The future of mango cultivation: Advancements and innovations

Using an orchard sprayer is an efficient way to apply flower inducer, foliar fertilizers, and pesticides in large mango farms. (Batungbacal Farm)


Efficient mango farming is essential for maximizing yields and ensuring sustainable agricultural practices. Enrico Batungbacal, owner of Batungbacal farm and one of the mango producers in Zambales, has made substantial investments in revolutionizing traditional mango farming methods. Through innovative approaches and cutting-edge technologies, Enrico has transformed his orchard through irrigation systems, chemical product application, and tree pruning techniques. These investments hold the promise of increased productivity, reduced labor requirements, and improved sustainability within the mango farming industry.

READ: Fruitful heritage: Family-owned farm in Zambales still produces mangoes after 35 years

The orchard sprayer is attached to the back of the tractor. (Batungbacal Farm)

Revolutionizing irrigation systems

Enrico invested a significant amount of resources to acquire the knowledge of proper mango farming techniques, aiming to optimize their production systems. In 2018, substantial investments were made, the first being a transition to a new irrigation system. They opted for a pressurized drip irrigation system with fertigation, which not only provided irrigation for the mango trees but also allowed for fertilization through the same system. This shift represented a considerable improvement compared to the previous manual method, which involved drilling holes beneath the tree canopy, placing the fertilizer, and covering it up.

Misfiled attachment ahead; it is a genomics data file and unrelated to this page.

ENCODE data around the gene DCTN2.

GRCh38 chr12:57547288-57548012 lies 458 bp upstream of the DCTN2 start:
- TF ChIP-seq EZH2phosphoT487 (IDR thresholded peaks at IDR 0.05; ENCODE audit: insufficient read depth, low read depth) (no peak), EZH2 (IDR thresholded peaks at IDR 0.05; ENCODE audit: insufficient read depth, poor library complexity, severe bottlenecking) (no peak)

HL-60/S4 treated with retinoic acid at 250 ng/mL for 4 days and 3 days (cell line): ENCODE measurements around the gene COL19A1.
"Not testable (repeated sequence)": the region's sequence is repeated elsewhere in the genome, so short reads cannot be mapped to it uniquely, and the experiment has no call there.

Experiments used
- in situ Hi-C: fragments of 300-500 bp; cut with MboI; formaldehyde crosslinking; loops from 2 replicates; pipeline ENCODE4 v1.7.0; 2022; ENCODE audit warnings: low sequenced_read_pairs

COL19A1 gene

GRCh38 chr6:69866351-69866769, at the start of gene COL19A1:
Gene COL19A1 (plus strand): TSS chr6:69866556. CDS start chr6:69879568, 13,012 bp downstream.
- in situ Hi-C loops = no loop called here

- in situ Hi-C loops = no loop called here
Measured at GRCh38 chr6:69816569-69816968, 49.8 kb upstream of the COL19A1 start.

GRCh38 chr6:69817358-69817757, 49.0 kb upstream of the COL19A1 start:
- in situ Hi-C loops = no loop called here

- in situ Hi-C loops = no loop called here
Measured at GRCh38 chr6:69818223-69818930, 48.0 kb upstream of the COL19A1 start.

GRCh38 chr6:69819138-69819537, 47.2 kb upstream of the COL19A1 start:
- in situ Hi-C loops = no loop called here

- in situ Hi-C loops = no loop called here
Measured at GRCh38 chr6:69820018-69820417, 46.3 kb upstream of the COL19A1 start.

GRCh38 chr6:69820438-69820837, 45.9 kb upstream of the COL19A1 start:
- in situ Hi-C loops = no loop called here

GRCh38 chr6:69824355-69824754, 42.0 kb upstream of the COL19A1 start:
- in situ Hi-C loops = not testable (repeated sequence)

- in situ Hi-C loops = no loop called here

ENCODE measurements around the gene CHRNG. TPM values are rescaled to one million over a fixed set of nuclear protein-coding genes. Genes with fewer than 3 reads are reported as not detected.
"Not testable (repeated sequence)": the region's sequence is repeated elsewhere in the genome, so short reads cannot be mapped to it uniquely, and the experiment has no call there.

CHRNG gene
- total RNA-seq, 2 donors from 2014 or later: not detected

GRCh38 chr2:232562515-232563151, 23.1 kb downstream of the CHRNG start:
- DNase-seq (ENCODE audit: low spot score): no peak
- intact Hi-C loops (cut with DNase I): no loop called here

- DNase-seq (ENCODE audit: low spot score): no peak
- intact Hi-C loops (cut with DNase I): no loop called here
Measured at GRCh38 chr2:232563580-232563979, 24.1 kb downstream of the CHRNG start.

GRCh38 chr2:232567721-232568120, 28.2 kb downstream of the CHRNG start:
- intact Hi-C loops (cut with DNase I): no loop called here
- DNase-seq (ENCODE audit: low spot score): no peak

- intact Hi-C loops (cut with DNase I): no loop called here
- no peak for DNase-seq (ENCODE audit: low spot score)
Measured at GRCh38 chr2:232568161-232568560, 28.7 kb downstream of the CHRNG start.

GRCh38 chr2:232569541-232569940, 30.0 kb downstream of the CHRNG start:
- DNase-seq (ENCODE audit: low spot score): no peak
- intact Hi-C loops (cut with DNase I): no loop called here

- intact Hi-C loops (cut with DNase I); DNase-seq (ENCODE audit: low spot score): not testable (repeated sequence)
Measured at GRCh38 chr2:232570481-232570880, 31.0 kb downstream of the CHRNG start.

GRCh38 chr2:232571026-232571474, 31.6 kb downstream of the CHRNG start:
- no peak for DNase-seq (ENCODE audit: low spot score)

With the new system, they had a single mixing tank where the fertilizer was diluted, and a venturi system that facilitated the delivery of the fertilizer through the irrigation system. The liquid form of the fertilizer offered advantages by enhancing nutrient uptake in the trees. Additionally, instead of applying fertilizer all at once, it could now be administered gradually every two weeks, tailored to the tree’s requirements. This newfound flexibility allowed for fertilizer application even during the flowering and fruiting stages, precisely when the trees needed it most.

Streamlining chemical product application

Enricos’ second improvement centered around the application of chemical products. In the Philippines, the prevalent approach involved using a power sprayer, hose, and spray gun. However, due to their orchard-type system, they were able to procure an orchard sprayer from Italy. This sprayer, which was attached to a tractor, traversed the rows of trees, efficiently distributing the required products. The use of this sprayer provided both safety and efficiency advantages. Operators remained secure inside the tractor, while the trailer carrying the orchard sprayer was situated far from the operator at the rear. The efficiency gains were significant, reducing the number of people required for the spraying program from 24 to just one person for every 6,000 mango trees. 

Using an orchard sprayer is an efficient way to apply flower inducer, foliar fertilizers, and pesticides in large mango farms. (Batungbacal Farm)

Spraying was typically conducted in the early morning around 5 a.m. or during the late afternoon when the sun was rising or setting, respectively. These time periods were selected as the stomata of the leaves remained open, and wind conditions were minimal. Occasionally, spraying was performed in the afternoon to effectively target specific insects that emerged at dusk. The entire process was swift, taking only two hours. For instance, if they initiated spraying at 5 PM, they would typically conclude by 7.